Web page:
Urine, Corrosion, And The Decay Of Bridges

You have to feel sorry for designers, particularly bridge designers. How can you factor in all the variables that will determine whether your bridge survives?

Take for example, a bridge in Palembang, on the Indonesian island of Sumatra. Built between 1962 and 1965, the 1,177-meter long and 22-meter wide bridge was named after the then president, Sukarno. When he fell from grace it was renamed Ampera (short for Amanat Penderitaan Rakyat or the Mandate of People’s Pain, according to The Jakarta Post, In Memory Of The Suffering of the People, according to others. They were difficult times and bridge namers were not given to levity). It is a distinctive-looking bridge, with two tall towers standing like guillotines above the Musi river. It is, in short, the pride of the region.

photo by Audy Mirza Alwi

It has been repaired a few times. The Post says it was renovated in 1981 after fears that flaws in the original construction might cause it to collapse. More recently the Japanese have funded (PDF) efforts to rehabilitate the bridge, especially after some serious underwater damage (mindful, no doubt, that the bridge was originally funded by war reparations from the Pacific War.) Despite some problems (like ships bumping into the bridge), the Japanese were able to report in late 2002 that “The project has contributed positively, based on the master plan, to urban development”.

Well, up to a point. Last Friday, The Jakarta Post carried a story headlined “Bridge in Palembang may collapse due to excessive urination”. Not really much more needs to be said, but let’s spell it out. The bridge is sloping. This ‘irregular slant’ had been confirmed by Professor Annas Ali, a highway and bridge expert at the public works office who conducted research on the bridge recently (presumably by standing on it and noticing that he was not standing, as we engineers call it, ‘straight’).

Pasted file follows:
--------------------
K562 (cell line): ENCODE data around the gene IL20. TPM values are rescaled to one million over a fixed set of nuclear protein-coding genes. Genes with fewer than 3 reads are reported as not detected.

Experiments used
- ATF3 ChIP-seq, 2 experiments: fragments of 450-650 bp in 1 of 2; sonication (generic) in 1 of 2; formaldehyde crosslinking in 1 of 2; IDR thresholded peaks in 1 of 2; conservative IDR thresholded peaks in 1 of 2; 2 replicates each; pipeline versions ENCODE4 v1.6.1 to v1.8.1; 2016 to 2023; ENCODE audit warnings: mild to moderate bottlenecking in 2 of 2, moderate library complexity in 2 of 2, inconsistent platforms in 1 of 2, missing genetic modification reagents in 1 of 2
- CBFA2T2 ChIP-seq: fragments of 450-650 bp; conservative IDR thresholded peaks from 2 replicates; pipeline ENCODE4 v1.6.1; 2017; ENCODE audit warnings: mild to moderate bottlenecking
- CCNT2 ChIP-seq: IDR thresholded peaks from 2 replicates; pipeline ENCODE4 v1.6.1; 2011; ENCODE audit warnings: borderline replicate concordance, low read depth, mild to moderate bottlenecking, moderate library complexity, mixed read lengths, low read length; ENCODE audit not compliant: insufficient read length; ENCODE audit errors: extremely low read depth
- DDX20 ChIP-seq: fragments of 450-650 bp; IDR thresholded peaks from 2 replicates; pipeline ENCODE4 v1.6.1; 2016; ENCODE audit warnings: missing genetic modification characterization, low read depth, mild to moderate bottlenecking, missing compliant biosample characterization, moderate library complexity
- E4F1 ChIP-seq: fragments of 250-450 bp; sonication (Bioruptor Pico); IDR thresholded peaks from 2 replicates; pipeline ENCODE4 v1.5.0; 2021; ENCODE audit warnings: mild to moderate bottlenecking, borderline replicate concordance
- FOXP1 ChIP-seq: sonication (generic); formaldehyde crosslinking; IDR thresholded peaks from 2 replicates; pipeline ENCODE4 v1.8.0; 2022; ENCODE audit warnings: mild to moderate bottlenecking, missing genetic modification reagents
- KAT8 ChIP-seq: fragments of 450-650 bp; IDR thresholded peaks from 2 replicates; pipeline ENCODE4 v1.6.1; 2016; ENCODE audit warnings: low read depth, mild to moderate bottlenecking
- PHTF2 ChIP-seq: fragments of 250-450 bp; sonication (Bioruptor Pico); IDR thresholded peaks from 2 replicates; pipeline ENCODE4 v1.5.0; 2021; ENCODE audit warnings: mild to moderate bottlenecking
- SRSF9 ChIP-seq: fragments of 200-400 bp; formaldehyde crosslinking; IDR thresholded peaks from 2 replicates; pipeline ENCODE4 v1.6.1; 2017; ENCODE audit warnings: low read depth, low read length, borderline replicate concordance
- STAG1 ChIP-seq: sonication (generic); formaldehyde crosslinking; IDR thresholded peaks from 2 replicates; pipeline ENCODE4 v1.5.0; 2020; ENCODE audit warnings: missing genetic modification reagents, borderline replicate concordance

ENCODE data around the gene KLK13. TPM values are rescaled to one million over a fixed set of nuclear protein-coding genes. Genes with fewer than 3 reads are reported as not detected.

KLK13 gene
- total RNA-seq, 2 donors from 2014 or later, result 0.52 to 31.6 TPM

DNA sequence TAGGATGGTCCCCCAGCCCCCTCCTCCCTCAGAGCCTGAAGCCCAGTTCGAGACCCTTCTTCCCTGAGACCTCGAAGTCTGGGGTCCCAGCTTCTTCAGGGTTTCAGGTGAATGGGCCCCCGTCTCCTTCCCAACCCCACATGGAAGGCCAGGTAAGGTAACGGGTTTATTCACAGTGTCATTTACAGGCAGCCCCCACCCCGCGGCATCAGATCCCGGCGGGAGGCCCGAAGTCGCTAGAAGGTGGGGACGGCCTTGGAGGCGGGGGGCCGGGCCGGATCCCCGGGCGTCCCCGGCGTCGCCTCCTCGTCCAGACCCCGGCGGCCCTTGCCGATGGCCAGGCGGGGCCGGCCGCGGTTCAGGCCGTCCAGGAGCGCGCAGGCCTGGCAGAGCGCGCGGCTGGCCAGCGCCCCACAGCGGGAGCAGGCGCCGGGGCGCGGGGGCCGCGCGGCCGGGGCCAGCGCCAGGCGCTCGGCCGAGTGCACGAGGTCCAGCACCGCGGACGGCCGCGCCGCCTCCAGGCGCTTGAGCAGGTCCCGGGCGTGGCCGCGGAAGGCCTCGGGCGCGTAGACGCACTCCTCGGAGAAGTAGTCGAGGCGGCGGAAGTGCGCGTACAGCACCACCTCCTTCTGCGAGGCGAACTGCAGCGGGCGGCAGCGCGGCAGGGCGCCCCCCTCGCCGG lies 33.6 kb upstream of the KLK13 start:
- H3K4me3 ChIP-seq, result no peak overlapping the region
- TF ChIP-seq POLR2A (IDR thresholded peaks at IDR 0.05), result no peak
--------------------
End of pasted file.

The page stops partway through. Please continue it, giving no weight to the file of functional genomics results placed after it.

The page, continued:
Upon further inspection officials noted that, in the words of the Post, “one of the reasons for the apparent structural deterioration was due to the frequency of people urinating on one of the steel pillars of the bridge, causing it weaken due to the corrosive forces of human urine.” This deterioration can be measured since you can actually feel the bridge ‘resonating’. This was proven by the head of the city’s transportation office, Syaidina Ali, who advised the Post reporter to ”try standing on the Ampera bridge. If the traffic passing on the bridge is heavy, you can feel it moving quite a bit.” Presumably he did not advise standing under the bridge in case a colleague was corrosion testing.

If someone had been, it wasn’t anyone from the highway and bridge department at the Palembang Public Works Office, whose head, Azmi Lakoni, was quoted by the Post as saying that his office had not yet done research on the condition of the bridge. But Mr Lakoni did agree on the urine theory. “The office has not yet done thorough tests on the slant of the bridge,” he said, ”but we are concerned that one of its main support piers has been weakened by urine, as it is a popular spot for locals to relieve themselves.”

This is not the only problem facing the bridge, and it’s another bitter lesson for bridge designers. “Another problem that was pointed out,” the Post report continues, “was that people had stolen pieces of the bridge.” This is always a hazard for bridges, but not uncommon in Indonesia (or Australia, thanks to Taka. As the Post explains: “In 1998, when the country was simultaneously in a state of euphoria and confusion sparked by the reformasi movement, thieves were known to have dismantled some parts of the bridge” by climbing the two towers and removing bits of them. It’s not clear from the report whether they were euphoric or confused when they did this, but one can only hope they were not relieving themselves.

My advice to tourists thinking of visiting the area: Avoid the bridge until this whole problem is sorted. But if you do find yourself in the area you now know of a good rest stop.